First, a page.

I used to teach writing to college freshmen, or to describe this more accurately, I used to wander in hollow-eyed horror through linguistic landscapes lacking in flourishes of grace, hints of logic, or recognizable transitions.
That’s what so often happens to people who love language and the beauty of writing. They become English professors, teach freshman composition, and spend their lives reading the worst writing the civilized world has known. Look for me standing in the dumbass line.
Part of what I tried to teach my younguns was something that I did not know myself while in college, that to achieve the best writing you are capable of, you do not simply sit down and write something and you are done. It is a process. Always.
And ain’t it, though? Goddamnit, why can’t it ever be easy? Good writers may not always be inherently better than other people, they’re just willing to suffer more. Once you lose enough blood, the text is starting to improve a bit.
I didn’t intend to write a novel. I was simply out sailing my little boat peacefully on placid water, like Odysseus, when suddenly—Hey! what’s that cool music over there? Near those rocks!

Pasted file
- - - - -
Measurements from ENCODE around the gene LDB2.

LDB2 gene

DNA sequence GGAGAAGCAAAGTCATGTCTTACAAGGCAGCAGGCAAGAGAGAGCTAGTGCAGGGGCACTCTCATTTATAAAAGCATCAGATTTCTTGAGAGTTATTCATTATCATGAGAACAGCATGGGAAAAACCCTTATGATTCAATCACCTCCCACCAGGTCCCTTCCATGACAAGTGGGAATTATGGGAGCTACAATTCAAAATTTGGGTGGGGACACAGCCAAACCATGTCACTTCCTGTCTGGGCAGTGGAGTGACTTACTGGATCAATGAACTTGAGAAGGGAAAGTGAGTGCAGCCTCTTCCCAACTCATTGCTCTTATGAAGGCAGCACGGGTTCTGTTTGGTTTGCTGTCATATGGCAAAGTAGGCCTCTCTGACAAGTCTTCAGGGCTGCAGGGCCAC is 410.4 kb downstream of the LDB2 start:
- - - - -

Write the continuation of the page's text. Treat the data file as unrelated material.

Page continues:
Part of the process of writing, as a very close friend pointed out to me, involves thought. And I needed to be told that because I didn’t want to do it. As I have already described in some of these posts, so far in this book I have Benedict and his daughter, Miramar, with the intention of sending them back in time. I was not sure what to do with them, but because I want this book to be rather fun, it occurred to me that I might do a kind of picaresque. The ones that come to mind without Wikipedia are Tom Jones and the wonderful satire Shamela, and no doubt Don Quixote as well.
So what I’m thinking is that Benedict and Miramar will set out from Missouri, where they begin, headed toward Philadelphia for the Centennial Exposition in 1876, but with periodic interludes back in the present. Then last night it struck me, as if a choir of angels, or at least Snow Patrol, had come to sing me the glad tidings. In the sections that take place in the present, Benedict can be driving Miramar back home from Missouri to California. Thus, they will be moving, at more or less the same time, in opposite directions, 135 years apart, with different kinds of adventures in both cases.
Well, don’t criticize it yet. I’m still working on it. It’s a process.